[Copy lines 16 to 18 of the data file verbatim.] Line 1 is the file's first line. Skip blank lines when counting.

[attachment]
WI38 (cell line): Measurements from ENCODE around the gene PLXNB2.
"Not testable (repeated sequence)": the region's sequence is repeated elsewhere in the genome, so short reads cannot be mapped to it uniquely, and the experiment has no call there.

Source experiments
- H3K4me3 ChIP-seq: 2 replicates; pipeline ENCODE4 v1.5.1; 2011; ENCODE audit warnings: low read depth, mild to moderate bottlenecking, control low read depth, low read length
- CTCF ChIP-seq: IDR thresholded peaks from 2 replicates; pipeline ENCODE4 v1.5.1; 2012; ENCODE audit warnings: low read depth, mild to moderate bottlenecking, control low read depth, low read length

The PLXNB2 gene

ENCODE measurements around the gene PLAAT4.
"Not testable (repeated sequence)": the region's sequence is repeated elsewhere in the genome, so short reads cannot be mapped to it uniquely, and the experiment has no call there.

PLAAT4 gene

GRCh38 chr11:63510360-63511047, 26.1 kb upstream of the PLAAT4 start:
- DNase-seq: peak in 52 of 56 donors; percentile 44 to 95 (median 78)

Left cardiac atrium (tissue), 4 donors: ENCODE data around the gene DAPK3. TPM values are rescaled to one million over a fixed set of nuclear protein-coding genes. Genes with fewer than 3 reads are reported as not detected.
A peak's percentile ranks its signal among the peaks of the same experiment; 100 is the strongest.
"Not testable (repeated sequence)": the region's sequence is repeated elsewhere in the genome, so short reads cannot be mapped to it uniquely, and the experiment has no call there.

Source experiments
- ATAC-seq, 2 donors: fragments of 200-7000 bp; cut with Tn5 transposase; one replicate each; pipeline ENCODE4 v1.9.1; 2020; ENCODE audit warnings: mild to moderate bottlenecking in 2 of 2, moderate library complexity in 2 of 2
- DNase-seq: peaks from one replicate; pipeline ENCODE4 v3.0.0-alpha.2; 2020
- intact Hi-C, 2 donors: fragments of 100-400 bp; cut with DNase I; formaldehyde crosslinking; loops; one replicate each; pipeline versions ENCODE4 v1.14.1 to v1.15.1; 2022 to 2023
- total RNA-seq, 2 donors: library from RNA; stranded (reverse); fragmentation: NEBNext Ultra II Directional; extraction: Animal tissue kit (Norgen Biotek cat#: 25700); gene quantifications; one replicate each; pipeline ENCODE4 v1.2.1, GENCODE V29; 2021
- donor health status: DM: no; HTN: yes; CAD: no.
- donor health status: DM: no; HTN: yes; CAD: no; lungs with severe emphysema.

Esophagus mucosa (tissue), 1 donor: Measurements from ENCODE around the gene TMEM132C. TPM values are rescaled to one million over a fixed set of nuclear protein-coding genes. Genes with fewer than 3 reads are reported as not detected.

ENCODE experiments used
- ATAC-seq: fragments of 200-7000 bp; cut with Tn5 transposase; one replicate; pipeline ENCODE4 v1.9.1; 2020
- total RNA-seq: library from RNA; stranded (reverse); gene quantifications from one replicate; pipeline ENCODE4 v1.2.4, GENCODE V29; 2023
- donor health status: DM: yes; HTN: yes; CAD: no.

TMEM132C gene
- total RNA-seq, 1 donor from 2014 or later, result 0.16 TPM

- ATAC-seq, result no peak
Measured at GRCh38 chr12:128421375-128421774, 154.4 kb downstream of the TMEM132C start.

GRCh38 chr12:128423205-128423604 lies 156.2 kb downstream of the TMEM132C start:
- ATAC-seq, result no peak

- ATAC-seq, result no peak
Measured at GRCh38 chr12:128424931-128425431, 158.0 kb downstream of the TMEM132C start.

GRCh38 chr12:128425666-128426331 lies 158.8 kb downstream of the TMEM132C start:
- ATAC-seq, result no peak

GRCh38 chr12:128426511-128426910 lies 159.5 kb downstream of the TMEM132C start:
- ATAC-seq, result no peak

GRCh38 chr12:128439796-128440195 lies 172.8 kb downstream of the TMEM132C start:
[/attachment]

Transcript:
- ATAC-seq, 2 donors: fragments of 200-7000 bp; cut with Tn5 transposase; one replicate each; pipeline ENCODE4 v1.9.1; 2020; ENCODE audit warnings: mild to moderate bottlenecking in 2 of 2, moderate library complexity in 2 of 2
- DNase-seq: peaks from one replicate; pipeline ENCODE4 v3.0.0-alpha.2; 2020
- intact Hi-C, 2 donors: fragments of 100-400 bp; cut with DNase I; formaldehyde crosslinking; loops; one replicate each; pipeline versions ENCODE4 v1.14.1 to v1.15.1; 2022 to 2023